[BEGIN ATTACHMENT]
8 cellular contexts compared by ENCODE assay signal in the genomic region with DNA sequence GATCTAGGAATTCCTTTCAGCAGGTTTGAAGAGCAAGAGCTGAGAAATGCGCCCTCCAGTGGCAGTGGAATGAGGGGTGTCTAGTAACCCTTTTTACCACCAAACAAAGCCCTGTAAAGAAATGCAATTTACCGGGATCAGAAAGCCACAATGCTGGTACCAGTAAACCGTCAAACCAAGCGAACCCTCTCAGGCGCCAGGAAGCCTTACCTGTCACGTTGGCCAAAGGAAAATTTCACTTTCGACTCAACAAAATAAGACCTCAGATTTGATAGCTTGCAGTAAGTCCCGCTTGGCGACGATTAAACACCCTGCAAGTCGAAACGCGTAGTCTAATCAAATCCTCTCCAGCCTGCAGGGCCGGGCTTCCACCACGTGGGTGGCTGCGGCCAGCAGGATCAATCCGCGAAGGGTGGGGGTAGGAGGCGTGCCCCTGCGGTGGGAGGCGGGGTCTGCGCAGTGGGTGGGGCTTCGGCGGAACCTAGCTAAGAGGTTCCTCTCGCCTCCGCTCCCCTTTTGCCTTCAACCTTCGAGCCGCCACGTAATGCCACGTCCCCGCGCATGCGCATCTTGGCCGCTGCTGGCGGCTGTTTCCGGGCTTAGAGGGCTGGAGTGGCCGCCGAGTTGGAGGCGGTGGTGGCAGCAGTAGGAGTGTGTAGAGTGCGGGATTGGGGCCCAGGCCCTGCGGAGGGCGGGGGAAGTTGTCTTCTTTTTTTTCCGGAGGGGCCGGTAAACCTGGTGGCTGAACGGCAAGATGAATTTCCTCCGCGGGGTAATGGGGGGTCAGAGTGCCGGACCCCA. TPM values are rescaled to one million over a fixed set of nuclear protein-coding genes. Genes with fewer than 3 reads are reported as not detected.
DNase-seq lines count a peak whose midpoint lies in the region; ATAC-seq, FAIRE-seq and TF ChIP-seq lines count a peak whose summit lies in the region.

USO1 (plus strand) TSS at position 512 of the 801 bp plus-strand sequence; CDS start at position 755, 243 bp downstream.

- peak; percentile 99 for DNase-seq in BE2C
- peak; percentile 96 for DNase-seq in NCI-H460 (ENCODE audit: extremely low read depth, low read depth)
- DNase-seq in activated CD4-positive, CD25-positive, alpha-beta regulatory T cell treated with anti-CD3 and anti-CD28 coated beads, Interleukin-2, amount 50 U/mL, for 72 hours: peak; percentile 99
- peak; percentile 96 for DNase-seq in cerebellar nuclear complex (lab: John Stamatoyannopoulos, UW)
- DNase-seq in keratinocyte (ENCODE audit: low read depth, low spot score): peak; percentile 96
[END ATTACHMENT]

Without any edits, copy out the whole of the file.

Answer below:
8 cellular contexts compared by ENCODE assay signal in the genomic region with DNA sequence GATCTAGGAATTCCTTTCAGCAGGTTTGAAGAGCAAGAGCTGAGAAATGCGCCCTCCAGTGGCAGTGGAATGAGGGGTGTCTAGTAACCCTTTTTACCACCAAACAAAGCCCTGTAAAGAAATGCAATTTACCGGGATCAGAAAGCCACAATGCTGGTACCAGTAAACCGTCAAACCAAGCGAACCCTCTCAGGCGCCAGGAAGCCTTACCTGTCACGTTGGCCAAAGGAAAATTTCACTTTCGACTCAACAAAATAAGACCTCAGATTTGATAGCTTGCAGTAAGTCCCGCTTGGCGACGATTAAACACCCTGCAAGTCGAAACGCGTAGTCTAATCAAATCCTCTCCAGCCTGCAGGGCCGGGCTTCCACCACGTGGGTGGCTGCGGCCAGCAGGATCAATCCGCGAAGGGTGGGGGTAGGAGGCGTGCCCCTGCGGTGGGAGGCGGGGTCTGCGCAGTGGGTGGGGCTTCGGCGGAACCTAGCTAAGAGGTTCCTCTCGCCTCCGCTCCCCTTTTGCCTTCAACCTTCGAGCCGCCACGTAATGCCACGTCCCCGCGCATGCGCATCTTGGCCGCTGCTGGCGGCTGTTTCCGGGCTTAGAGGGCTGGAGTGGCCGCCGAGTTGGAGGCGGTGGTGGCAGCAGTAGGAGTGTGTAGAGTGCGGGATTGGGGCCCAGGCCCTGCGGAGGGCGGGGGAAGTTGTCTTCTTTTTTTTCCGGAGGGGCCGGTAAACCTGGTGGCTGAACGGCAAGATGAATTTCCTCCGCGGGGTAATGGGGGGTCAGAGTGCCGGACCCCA. TPM values are rescaled to one million over a fixed set of nuclear protein-coding genes. Genes with fewer than 3 reads are reported as not detected.
DNase-seq lines count a peak whose midpoint lies in the region; ATAC-seq, FAIRE-seq and TF ChIP-seq lines count a peak whose summit lies in the region.

USO1 (plus strand) TSS at position 512 of the 801 bp plus-strand sequence; CDS start at position 755, 243 bp downstream.

- peak; percentile 99 for DNase-seq in BE2C
- peak; percentile 96 for DNase-seq in NCI-H460 (ENCODE audit: extremely low read depth, low read depth)
- DNase-seq in activated CD4-positive, CD25-positive, alpha-beta regulatory T cell treated with anti-CD3 and anti-CD28 coated beads, Interleukin-2, amount 50 U/mL, for 72 hours: peak; percentile 99
- peak; percentile 96 for DNase-seq in cerebellar nuclear complex (lab: John Stamatoyannopoulos, UW)
- DNase-seq in keratinocyte (ENCODE audit: low read depth, low spot score): peak; percentile 96